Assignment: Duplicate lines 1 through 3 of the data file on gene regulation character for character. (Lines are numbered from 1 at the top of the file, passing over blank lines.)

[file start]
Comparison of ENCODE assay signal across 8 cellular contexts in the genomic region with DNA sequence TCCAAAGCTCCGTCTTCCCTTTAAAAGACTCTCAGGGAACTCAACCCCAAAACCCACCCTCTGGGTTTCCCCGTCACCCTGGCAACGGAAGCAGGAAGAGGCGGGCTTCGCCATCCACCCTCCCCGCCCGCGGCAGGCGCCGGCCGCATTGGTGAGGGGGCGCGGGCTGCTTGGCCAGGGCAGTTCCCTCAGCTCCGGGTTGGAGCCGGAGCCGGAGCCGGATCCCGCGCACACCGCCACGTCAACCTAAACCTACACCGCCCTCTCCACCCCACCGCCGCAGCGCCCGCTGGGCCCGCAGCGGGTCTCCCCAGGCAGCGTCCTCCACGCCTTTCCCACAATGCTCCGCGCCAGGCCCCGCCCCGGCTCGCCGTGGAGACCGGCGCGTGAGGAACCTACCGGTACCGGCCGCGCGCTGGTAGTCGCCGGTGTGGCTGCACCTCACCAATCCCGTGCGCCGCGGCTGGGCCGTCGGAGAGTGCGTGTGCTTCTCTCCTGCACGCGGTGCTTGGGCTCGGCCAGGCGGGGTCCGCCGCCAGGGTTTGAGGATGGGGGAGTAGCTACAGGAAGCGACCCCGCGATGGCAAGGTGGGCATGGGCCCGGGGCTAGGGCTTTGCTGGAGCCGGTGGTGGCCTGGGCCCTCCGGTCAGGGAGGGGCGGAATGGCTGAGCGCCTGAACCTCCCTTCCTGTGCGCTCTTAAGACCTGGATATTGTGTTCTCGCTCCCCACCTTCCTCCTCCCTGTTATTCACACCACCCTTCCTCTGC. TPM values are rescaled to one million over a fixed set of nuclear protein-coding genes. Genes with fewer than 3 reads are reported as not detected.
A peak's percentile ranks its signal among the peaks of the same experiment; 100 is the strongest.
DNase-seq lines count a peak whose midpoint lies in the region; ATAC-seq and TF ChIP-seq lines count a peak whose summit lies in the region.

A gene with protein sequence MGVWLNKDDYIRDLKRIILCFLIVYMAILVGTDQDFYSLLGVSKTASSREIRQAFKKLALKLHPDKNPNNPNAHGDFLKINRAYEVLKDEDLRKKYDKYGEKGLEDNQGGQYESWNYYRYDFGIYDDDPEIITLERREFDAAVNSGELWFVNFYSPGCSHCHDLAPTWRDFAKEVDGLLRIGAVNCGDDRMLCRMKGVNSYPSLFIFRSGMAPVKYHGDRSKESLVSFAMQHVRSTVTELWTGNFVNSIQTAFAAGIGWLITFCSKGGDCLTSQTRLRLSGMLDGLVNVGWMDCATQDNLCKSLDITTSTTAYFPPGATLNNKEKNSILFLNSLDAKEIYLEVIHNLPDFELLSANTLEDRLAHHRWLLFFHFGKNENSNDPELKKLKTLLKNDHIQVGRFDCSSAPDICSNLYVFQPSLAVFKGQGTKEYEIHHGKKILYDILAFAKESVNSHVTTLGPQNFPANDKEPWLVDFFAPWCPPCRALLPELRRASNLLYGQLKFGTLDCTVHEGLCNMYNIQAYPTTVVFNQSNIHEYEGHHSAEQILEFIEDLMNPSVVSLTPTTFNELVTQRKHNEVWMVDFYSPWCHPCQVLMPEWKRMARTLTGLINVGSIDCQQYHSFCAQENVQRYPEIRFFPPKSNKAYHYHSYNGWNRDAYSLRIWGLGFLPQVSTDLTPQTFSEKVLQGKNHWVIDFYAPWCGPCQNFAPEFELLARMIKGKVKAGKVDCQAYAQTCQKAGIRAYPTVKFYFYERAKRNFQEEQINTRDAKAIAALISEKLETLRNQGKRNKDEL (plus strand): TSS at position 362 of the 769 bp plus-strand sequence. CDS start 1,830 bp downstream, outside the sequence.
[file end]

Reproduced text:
Comparison of ENCODE assay signal across 8 cellular contexts in the genomic region with DNA sequence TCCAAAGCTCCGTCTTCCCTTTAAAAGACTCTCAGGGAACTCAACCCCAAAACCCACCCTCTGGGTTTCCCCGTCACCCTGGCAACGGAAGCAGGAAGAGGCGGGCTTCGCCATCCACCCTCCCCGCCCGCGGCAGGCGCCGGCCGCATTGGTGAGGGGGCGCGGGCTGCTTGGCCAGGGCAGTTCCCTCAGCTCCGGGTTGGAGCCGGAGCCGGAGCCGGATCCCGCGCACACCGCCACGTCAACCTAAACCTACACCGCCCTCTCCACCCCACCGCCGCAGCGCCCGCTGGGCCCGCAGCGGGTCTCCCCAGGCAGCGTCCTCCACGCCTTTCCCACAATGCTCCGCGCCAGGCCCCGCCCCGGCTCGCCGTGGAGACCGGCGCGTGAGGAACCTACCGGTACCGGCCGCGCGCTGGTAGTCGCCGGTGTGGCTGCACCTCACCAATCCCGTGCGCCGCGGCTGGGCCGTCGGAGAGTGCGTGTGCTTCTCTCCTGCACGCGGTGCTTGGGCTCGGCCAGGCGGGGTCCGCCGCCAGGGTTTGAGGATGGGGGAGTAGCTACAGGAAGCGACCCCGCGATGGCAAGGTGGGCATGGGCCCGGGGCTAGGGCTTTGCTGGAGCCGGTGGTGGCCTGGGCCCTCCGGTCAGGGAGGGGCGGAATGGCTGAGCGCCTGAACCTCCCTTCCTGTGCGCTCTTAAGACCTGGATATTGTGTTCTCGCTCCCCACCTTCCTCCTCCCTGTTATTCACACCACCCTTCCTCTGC. TPM values are rescaled to one million over a fixed set of nuclear protein-coding genes. Genes with fewer than 3 reads are reported as not detected.
A peak's percentile ranks its signal among the peaks of the same experiment; 100 is the strongest.
DNase-seq lines count a peak whose midpoint lies in the region; ATAC-seq and TF ChIP-seq lines count a peak whose summit lies in the region.